Thursday, February 24, 2011
Life is a Flower Garden: Lesson 1
“A man is what he thinks about all day long”
~ Ralph Waldo Emerson
Every plant starts with a seed. If you plant zinnia seeds, then zinnias will grow. If you plant daisy seeds, then daisies will grow. Life is the same way. If you plant seeds of unhappiness then naturally an unhappy life will sprout forth. If you plant seeds of joy, then happiness will naturally grow. But what are these seeds? And how do you plant them? And how can you weed your garden so that you’ll have room for joy to grow?
Through a series of simple steps, this book will show you how to take control of your garden, weed as necessary, and continually enrich the soil so that the flowers are so healthy and dense that even the occasional bad seed will be lost in the lush flower bed.
First, it is important to understand the seeds that were planted in the first place. It all begins with your thoughts. Every thought is a seed that will germinate, form roots, and grow. Over time, repetitive thoughts of the same nature tend to grow stronger, supporting each other. This is great if the thoughts are happy and positive, but this is detrimental to your well being if the thoughts are negative.
In “The Power of Positive Thinking”, Norman Vincent Peale wrote, “Repetition of the same thought or physical action develops into a habit which, repeated frequently enough, becomes an automatic reflex." If you are in a state of unhappiness, it is a result of repetitive unhappy thoughts, which over time have become your natural way of reacting to the world.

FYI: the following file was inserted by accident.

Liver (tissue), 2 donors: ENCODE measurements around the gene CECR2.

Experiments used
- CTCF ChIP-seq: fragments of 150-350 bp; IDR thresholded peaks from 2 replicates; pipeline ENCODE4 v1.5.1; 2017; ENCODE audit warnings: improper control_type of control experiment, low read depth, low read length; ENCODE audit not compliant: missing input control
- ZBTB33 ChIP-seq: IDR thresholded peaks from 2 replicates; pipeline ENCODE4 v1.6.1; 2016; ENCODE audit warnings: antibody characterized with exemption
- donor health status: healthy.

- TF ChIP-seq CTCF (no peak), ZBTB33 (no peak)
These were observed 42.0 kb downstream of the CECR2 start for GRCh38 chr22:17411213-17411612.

Many people aren’t even aware of what they are thinking, or that their thoughts have so much power over their emotional state. How can you tell what you’re thinking? One sure way to reveal the nature of your thoughts is to gauge what you’re saying. If most of your conversations revolve around drama and complaints, you probably feel stressed and depressed. Anything you say out loud first began as a thought in your mind. Speech is a mirror of your mind, therefore the nature of your speech will either positively or negatively affect your mood.
Joel Osteen understood this concept well when he said, “If we say it long enough eventually we're going to reap a harvest. We're going to get exactly what we're saying.” What kinds of things do you repeat all day long? Do you plant seeds of happiness and content with your words or do you plant weeds of stress and despair?
Your thoughts affect your emotions.
This week start to notice how you are feeling. When you are upset, what are you thinking? When you are happy, what thoughts are on your mind? Begin to understand the relationship between thoughts and emotions. This lesson is about raising your awareness of both your thoughts and your emotions. Nothing else is required other than paying attention to both as much as you can.